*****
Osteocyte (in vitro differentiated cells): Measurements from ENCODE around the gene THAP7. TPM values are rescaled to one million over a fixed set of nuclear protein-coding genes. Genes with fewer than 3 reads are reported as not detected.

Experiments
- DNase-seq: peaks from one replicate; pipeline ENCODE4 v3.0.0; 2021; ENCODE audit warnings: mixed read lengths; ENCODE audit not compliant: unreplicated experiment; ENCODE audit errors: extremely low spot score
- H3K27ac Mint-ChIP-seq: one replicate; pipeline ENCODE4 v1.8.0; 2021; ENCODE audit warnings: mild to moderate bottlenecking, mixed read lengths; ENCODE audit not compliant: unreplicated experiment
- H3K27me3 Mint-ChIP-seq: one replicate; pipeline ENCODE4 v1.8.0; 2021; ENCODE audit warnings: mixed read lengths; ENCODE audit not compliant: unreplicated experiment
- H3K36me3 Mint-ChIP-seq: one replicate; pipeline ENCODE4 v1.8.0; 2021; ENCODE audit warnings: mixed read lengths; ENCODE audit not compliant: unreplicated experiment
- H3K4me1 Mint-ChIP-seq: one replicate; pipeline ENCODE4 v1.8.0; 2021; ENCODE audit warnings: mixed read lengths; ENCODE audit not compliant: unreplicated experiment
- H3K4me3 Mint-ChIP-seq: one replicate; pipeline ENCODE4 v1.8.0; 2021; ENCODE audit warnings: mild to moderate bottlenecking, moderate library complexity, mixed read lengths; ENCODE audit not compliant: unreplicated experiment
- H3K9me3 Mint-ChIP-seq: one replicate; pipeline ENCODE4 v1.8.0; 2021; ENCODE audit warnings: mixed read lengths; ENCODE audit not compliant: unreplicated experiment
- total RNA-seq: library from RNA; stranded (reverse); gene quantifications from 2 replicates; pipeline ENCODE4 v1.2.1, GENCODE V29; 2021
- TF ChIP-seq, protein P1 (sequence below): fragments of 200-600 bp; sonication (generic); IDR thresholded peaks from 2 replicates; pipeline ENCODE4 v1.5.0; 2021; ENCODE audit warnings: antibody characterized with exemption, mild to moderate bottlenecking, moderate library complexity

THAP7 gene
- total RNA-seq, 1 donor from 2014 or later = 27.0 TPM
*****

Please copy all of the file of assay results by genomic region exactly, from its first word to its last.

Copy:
Osteocyte (in vitro differentiated cells): Measurements from ENCODE around the gene THAP7. TPM values are rescaled to one million over a fixed set of nuclear protein-coding genes. Genes with fewer than 3 reads are reported as not detected.

Experiments
- DNase-seq: peaks from one replicate; pipeline ENCODE4 v3.0.0; 2021; ENCODE audit warnings: mixed read lengths; ENCODE audit not compliant: unreplicated experiment; ENCODE audit errors: extremely low spot score
- H3K27ac Mint-ChIP-seq: one replicate; pipeline ENCODE4 v1.8.0; 2021; ENCODE audit warnings: mild to moderate bottlenecking, mixed read lengths; ENCODE audit not compliant: unreplicated experiment
- H3K27me3 Mint-ChIP-seq: one replicate; pipeline ENCODE4 v1.8.0; 2021; ENCODE audit warnings: mixed read lengths; ENCODE audit not compliant: unreplicated experiment
- H3K36me3 Mint-ChIP-seq: one replicate; pipeline ENCODE4 v1.8.0; 2021; ENCODE audit warnings: mixed read lengths; ENCODE audit not compliant: unreplicated experiment
- H3K4me1 Mint-ChIP-seq: one replicate; pipeline ENCODE4 v1.8.0; 2021; ENCODE audit warnings: mixed read lengths; ENCODE audit not compliant: unreplicated experiment
- H3K4me3 Mint-ChIP-seq: one replicate; pipeline ENCODE4 v1.8.0; 2021; ENCODE audit warnings: mild to moderate bottlenecking, moderate library complexity, mixed read lengths; ENCODE audit not compliant: unreplicated experiment
- H3K9me3 Mint-ChIP-seq: one replicate; pipeline ENCODE4 v1.8.0; 2021; ENCODE audit warnings: mixed read lengths; ENCODE audit not compliant: unreplicated experiment
- total RNA-seq: library from RNA; stranded (reverse); gene quantifications from 2 replicates; pipeline ENCODE4 v1.2.1, GENCODE V29; 2021
- TF ChIP-seq, protein P1 (sequence below): fragments of 200-600 bp; sonication (generic); IDR thresholded peaks from 2 replicates; pipeline ENCODE4 v1.5.0; 2021; ENCODE audit warnings: antibody characterized with exemption, mild to moderate bottlenecking, moderate library complexity

THAP7 gene
- total RNA-seq, 1 donor from 2014 or later = 27.0 TPM